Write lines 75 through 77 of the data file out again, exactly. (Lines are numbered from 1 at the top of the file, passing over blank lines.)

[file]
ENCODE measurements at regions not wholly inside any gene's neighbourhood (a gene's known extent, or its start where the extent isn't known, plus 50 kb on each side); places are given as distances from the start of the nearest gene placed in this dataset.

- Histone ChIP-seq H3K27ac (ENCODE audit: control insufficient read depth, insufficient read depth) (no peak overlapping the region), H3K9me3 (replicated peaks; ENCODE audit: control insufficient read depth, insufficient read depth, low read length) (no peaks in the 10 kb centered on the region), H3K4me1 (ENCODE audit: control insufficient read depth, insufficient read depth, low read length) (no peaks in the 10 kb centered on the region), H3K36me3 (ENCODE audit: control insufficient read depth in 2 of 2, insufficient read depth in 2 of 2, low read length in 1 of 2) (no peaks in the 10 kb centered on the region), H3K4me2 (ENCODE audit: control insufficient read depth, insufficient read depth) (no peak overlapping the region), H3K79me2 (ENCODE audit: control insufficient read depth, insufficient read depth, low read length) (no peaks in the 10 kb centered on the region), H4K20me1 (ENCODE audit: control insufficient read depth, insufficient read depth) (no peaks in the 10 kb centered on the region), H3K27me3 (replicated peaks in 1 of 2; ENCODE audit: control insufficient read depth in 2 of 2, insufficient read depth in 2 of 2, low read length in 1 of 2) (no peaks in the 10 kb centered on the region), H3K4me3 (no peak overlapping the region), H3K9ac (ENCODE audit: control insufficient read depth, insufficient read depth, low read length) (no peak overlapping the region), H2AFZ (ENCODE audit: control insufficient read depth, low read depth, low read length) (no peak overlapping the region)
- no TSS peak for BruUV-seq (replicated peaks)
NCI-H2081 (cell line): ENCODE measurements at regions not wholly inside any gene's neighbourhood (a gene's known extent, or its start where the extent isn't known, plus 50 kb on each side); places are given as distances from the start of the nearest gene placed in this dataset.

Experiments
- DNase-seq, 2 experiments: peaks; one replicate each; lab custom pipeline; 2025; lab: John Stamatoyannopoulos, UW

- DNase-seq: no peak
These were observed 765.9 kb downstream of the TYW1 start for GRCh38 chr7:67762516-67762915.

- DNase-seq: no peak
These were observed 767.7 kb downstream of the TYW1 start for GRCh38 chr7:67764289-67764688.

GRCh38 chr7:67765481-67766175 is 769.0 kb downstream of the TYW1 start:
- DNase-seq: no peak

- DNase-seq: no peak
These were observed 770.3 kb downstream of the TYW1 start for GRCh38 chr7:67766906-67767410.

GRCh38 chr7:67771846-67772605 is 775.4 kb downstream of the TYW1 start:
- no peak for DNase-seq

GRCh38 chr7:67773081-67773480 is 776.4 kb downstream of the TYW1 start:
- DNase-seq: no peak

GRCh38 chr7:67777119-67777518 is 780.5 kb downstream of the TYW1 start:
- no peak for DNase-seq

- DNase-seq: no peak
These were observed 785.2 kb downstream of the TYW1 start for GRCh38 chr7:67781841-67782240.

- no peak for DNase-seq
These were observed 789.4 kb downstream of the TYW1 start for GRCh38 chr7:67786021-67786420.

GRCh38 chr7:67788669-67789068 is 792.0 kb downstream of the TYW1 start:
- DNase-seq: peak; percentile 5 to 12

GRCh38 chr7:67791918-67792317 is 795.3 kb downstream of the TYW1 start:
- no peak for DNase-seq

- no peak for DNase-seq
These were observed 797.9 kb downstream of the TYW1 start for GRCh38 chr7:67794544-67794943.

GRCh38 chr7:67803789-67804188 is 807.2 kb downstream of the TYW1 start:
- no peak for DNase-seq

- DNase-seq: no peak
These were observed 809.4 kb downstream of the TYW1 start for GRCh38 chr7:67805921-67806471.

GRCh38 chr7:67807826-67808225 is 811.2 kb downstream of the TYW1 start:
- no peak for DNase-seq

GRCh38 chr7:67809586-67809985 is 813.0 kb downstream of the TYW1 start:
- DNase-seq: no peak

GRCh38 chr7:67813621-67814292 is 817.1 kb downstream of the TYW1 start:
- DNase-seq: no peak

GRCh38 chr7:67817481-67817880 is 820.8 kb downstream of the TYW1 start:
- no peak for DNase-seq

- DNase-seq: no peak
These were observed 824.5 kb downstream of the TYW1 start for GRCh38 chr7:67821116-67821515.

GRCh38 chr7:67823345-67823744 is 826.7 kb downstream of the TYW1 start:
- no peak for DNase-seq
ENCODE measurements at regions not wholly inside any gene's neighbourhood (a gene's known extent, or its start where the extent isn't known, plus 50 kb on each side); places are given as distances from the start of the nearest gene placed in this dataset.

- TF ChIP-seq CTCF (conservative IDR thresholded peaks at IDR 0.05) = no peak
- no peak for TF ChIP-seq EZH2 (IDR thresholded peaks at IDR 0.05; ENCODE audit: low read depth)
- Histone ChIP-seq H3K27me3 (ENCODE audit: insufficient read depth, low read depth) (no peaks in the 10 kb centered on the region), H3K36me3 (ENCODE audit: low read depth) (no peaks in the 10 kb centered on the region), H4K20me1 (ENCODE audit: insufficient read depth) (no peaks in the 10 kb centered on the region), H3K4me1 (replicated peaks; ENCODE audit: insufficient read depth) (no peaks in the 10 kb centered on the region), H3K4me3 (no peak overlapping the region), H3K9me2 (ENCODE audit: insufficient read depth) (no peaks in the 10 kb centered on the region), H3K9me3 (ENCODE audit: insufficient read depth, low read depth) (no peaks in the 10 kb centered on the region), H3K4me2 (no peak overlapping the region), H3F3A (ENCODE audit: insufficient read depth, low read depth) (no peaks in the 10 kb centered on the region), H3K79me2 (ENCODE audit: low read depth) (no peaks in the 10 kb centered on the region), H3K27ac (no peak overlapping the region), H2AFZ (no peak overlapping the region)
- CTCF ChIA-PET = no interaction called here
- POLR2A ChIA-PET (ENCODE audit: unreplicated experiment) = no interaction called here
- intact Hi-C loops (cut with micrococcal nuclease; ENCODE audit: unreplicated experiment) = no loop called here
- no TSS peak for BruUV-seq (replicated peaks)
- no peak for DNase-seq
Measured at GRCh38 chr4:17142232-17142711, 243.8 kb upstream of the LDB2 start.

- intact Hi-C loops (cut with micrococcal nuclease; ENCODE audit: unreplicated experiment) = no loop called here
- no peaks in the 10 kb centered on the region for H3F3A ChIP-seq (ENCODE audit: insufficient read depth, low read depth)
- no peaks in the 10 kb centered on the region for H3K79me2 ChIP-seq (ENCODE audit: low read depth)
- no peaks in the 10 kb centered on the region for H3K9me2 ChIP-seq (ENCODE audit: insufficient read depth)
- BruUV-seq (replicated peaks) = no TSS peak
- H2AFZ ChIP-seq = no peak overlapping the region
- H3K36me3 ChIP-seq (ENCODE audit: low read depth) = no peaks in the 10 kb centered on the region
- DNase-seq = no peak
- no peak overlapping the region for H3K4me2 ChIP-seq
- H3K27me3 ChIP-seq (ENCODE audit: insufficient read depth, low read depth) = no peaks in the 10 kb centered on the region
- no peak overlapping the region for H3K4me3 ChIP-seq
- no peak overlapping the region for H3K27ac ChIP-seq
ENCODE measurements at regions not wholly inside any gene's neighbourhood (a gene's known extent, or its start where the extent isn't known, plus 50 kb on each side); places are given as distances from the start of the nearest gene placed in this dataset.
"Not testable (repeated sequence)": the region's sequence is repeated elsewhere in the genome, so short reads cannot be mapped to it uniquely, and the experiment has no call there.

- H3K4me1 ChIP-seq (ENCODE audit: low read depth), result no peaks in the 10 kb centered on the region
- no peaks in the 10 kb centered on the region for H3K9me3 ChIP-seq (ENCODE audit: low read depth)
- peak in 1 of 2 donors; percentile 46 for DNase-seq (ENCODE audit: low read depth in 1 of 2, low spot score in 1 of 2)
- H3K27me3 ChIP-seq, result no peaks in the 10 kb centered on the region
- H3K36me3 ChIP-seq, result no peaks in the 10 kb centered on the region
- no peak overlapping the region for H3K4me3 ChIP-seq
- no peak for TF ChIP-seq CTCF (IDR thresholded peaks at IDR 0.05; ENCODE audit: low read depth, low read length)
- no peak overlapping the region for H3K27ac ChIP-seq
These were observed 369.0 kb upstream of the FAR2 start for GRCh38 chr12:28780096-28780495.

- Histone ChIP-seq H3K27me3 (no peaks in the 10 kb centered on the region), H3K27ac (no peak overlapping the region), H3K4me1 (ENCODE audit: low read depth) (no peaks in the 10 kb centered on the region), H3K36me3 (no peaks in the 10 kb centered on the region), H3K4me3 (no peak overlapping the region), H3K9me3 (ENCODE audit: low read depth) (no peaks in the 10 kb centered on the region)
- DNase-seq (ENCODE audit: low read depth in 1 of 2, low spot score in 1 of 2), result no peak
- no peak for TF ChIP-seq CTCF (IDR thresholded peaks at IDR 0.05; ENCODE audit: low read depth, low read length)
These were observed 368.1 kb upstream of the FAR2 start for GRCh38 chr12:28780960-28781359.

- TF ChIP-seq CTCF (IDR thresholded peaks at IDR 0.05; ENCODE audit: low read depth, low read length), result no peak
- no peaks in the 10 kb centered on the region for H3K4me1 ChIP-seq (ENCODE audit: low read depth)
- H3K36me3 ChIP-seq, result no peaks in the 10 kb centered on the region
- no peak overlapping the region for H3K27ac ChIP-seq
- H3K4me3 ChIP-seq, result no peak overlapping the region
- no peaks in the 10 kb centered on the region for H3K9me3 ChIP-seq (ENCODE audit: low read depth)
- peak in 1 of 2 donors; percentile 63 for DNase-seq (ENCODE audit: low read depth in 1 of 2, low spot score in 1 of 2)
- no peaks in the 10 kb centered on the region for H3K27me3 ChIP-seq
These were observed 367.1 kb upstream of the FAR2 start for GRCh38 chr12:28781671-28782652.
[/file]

- H3K36me3 ChIP-seq, result no peaks in the 10 kb centered on the region
- no peak overlapping the region for H3K4me3 ChIP-seq
- no peak for TF ChIP-seq CTCF (IDR thresholded peaks at IDR 0.05; ENCODE audit: low read depth, low read length)